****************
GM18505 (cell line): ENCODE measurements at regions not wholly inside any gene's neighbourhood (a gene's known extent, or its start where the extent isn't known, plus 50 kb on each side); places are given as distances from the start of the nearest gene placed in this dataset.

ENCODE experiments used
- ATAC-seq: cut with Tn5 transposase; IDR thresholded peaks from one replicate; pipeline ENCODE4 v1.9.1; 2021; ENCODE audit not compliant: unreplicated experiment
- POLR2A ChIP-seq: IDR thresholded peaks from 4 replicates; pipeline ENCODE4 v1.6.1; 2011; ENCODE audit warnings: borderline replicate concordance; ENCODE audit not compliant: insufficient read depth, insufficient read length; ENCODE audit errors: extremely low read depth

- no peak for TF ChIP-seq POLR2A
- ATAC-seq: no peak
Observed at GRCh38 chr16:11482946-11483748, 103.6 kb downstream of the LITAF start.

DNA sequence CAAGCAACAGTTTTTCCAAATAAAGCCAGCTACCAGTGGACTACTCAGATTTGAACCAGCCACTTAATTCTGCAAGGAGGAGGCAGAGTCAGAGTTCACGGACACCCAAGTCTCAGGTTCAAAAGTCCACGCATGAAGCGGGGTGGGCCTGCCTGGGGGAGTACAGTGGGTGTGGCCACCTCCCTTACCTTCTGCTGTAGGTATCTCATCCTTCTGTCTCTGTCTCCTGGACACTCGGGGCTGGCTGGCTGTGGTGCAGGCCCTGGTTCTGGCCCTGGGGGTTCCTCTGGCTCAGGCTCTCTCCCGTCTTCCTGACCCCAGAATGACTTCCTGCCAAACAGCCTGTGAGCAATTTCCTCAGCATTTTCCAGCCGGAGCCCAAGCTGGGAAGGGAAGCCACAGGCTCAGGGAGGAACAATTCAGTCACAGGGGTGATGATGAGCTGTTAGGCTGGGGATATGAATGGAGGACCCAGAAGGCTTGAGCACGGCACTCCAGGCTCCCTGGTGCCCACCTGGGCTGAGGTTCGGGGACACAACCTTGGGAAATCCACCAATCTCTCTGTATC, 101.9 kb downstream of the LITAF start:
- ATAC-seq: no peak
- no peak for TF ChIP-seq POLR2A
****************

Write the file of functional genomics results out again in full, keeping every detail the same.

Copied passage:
GM18505 (cell line): ENCODE measurements at regions not wholly inside any gene's neighbourhood (a gene's known extent, or its start where the extent isn't known, plus 50 kb on each side); places are given as distances from the start of the nearest gene placed in this dataset.

ENCODE experiments used
- ATAC-seq: cut with Tn5 transposase; IDR thresholded peaks from one replicate; pipeline ENCODE4 v1.9.1; 2021; ENCODE audit not compliant: unreplicated experiment
- POLR2A ChIP-seq: IDR thresholded peaks from 4 replicates; pipeline ENCODE4 v1.6.1; 2011; ENCODE audit warnings: borderline replicate concordance; ENCODE audit not compliant: insufficient read depth, insufficient read length; ENCODE audit errors: extremely low read depth

- no peak for TF ChIP-seq POLR2A
- ATAC-seq: no peak
Observed at GRCh38 chr16:11482946-11483748, 103.6 kb downstream of the LITAF start.

DNA sequence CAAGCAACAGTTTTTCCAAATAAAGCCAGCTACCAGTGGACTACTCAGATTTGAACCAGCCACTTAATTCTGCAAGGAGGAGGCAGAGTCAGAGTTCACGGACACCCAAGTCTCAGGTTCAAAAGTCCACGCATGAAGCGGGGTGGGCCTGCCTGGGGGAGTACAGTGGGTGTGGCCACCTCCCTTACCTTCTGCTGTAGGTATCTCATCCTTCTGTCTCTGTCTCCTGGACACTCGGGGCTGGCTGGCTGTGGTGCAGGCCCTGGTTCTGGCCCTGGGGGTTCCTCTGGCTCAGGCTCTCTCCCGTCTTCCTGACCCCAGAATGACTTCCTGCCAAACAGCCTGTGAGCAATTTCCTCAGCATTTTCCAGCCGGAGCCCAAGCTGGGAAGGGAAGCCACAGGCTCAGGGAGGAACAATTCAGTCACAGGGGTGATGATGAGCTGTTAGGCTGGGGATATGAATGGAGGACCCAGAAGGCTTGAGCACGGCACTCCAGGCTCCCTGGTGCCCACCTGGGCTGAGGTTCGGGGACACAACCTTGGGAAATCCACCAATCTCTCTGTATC, 101.9 kb downstream of the LITAF start:
- ATAC-seq: no peak
- no peak for TF ChIP-seq POLR2A